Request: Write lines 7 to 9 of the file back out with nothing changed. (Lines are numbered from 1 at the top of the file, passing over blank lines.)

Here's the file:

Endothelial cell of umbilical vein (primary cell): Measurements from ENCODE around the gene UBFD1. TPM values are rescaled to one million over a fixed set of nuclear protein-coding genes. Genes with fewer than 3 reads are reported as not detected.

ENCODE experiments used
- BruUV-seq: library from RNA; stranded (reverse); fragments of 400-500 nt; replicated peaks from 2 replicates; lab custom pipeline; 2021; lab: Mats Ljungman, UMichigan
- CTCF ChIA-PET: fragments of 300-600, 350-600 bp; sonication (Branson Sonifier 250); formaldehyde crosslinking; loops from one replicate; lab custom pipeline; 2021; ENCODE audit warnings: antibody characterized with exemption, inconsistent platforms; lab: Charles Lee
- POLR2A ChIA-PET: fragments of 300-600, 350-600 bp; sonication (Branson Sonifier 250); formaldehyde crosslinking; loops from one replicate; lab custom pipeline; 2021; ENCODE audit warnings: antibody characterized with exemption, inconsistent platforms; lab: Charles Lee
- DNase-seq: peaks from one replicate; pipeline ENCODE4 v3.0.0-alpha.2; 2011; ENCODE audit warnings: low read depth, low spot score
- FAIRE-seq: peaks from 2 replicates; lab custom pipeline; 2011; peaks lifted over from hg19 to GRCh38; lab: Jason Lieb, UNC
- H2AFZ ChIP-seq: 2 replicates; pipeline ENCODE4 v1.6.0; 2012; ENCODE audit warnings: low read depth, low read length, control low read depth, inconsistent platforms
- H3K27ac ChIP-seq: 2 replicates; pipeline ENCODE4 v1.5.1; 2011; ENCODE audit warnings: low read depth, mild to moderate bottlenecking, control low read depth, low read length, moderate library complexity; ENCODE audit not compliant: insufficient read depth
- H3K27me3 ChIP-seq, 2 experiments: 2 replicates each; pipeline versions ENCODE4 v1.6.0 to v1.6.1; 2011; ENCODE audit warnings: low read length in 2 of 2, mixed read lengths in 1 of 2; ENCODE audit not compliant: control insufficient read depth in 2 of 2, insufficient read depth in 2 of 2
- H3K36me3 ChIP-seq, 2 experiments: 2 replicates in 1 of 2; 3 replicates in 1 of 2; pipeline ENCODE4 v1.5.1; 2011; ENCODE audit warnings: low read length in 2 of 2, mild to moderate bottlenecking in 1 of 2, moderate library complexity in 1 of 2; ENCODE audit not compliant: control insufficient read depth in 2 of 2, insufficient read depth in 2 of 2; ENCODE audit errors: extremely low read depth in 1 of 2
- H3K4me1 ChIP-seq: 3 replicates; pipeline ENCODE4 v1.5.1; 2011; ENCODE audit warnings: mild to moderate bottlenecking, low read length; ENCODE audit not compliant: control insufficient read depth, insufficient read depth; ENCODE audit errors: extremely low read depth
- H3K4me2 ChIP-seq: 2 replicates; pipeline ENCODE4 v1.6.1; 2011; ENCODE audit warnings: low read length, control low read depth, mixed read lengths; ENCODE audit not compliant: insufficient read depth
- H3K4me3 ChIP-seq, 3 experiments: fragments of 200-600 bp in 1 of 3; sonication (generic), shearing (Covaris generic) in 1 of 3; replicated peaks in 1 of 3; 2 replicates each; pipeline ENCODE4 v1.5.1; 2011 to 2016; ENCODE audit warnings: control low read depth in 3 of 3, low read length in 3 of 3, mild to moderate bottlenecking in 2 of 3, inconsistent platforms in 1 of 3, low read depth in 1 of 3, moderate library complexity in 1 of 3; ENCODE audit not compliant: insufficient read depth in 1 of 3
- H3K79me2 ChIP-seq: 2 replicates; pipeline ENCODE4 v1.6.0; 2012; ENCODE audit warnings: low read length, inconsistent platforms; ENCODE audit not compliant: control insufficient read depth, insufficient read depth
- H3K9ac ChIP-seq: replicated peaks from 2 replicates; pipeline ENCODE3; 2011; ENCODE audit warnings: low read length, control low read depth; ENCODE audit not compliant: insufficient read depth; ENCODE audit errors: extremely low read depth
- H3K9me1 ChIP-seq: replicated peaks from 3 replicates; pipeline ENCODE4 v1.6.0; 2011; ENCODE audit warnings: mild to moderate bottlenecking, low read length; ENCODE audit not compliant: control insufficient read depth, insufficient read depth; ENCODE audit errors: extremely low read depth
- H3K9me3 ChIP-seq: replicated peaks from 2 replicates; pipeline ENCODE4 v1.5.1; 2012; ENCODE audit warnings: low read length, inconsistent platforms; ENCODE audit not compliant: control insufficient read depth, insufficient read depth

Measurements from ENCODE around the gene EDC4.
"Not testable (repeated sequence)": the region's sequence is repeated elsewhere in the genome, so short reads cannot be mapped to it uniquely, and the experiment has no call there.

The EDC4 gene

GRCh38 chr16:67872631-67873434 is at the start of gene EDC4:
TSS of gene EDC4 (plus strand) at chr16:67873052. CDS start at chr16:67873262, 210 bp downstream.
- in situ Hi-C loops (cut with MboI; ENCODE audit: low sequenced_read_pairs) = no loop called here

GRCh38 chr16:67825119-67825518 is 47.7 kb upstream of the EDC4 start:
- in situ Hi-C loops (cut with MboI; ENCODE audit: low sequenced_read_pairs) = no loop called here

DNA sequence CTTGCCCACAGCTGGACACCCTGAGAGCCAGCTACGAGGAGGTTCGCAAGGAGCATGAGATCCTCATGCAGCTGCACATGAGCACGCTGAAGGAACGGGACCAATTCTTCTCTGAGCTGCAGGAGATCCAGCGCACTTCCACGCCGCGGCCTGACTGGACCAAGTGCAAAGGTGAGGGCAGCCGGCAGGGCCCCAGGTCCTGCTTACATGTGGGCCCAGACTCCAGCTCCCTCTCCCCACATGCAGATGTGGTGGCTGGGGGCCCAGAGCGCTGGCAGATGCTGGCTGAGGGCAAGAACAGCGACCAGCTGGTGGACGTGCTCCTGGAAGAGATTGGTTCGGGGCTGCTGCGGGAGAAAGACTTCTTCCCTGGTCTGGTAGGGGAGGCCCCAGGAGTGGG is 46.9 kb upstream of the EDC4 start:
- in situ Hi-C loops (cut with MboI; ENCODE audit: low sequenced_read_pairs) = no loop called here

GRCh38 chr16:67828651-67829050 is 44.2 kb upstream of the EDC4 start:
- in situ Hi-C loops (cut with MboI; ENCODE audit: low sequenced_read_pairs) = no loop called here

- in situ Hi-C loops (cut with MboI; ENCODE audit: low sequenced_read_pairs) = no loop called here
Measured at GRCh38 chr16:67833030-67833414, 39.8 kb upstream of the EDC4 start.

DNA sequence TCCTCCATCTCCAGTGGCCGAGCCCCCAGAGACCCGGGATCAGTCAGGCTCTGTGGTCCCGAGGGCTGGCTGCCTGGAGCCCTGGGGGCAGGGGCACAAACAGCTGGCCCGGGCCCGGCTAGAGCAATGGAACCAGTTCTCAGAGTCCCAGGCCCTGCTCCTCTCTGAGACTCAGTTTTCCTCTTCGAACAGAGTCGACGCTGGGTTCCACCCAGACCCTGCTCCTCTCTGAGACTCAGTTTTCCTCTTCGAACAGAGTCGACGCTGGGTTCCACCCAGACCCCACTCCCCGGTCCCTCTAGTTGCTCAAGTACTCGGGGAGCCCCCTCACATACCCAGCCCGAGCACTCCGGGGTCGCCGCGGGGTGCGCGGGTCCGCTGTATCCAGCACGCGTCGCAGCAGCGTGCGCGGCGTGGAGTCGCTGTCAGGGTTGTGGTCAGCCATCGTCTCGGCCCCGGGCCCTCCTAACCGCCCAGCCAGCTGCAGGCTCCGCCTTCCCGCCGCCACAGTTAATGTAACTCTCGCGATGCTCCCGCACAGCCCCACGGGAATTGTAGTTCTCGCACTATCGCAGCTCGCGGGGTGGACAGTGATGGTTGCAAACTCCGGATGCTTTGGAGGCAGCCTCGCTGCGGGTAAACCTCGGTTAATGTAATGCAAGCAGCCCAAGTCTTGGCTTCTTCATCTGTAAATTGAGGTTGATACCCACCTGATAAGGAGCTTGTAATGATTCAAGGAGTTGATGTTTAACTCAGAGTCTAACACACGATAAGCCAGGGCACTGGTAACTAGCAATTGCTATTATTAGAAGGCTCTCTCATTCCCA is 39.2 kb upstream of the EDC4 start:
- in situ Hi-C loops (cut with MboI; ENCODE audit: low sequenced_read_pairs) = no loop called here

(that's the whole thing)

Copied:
- FAIRE-seq: peaks from 2 replicates; lab custom pipeline; 2011; peaks lifted over from hg19 to GRCh38; lab: Jason Lieb, UNC
- H2AFZ ChIP-seq: 2 replicates; pipeline ENCODE4 v1.6.0; 2012; ENCODE audit warnings: low read depth, low read length, control low read depth, inconsistent platforms
- H3K27ac ChIP-seq: 2 replicates; pipeline ENCODE4 v1.5.1; 2011; ENCODE audit warnings: low read depth, mild to moderate bottlenecking, control low read depth, low read length, moderate library complexity; ENCODE audit not compliant: insufficient read depth